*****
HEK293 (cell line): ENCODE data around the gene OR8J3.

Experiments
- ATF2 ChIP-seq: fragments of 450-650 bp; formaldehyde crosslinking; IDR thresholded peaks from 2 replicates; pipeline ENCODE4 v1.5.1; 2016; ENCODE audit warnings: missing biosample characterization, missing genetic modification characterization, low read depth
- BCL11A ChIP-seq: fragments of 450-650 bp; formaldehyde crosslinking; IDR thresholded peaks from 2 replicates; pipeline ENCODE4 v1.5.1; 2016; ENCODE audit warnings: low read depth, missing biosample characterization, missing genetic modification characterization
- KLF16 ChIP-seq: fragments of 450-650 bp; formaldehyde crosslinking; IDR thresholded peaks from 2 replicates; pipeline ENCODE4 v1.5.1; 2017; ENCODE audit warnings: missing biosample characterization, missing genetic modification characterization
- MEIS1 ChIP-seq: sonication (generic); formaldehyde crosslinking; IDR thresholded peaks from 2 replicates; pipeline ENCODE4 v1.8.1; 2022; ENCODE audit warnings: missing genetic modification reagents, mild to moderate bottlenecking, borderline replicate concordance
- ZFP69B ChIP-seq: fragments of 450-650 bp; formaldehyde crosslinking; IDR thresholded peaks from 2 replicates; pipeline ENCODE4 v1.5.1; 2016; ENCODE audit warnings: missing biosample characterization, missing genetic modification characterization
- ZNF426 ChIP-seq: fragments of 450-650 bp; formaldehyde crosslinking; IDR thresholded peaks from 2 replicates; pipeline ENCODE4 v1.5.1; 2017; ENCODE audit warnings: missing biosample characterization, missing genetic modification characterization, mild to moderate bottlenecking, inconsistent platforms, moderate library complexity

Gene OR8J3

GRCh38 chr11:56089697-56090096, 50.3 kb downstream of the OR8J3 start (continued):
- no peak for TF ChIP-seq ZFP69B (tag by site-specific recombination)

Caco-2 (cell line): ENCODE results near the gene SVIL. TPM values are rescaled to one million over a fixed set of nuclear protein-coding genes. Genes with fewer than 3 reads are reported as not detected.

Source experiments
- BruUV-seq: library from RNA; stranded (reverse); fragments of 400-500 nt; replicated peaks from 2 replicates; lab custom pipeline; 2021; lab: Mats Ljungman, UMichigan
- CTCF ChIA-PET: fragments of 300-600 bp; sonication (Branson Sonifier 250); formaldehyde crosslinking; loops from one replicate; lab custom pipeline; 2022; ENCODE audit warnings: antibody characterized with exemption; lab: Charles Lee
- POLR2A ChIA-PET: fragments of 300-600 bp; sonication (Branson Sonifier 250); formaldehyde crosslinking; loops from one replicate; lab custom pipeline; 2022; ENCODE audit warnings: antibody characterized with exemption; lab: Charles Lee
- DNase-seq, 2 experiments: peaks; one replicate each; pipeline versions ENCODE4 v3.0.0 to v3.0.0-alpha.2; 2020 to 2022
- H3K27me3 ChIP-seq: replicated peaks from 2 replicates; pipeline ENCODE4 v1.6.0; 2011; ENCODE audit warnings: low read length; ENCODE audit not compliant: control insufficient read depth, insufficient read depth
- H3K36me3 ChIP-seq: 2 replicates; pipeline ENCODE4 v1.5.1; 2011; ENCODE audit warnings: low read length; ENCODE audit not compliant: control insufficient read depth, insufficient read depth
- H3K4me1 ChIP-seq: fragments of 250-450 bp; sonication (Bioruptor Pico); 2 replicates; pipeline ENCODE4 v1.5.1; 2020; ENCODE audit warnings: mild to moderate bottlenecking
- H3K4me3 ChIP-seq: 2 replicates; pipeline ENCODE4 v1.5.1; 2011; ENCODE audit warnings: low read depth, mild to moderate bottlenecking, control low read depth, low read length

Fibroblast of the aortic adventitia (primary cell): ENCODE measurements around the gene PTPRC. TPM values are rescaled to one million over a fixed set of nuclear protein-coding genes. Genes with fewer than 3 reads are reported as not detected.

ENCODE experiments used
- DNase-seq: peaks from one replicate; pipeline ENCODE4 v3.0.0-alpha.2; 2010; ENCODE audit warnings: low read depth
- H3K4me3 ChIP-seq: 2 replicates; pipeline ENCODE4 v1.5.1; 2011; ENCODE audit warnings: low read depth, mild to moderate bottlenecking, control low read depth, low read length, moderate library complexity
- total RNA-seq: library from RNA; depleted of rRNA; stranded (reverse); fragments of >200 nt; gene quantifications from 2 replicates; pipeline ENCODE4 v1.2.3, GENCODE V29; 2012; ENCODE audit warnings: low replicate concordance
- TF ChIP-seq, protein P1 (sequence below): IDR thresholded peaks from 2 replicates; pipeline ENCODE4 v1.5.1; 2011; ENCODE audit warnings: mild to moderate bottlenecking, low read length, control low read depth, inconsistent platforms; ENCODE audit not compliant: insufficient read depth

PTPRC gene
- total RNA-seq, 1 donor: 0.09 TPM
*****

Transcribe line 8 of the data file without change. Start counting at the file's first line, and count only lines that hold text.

- ZNF426 ChIP-seq: fragments of 450-650 bp; formaldehyde crosslinking; IDR thresholded peaks from 2 replicates; pipeline ENCODE4 v1.5.1; 2017; ENCODE audit warnings: missing biosample characterization, missing genetic modification characterization, mild to moderate bottlenecking, inconsistent platforms, moderate library complexity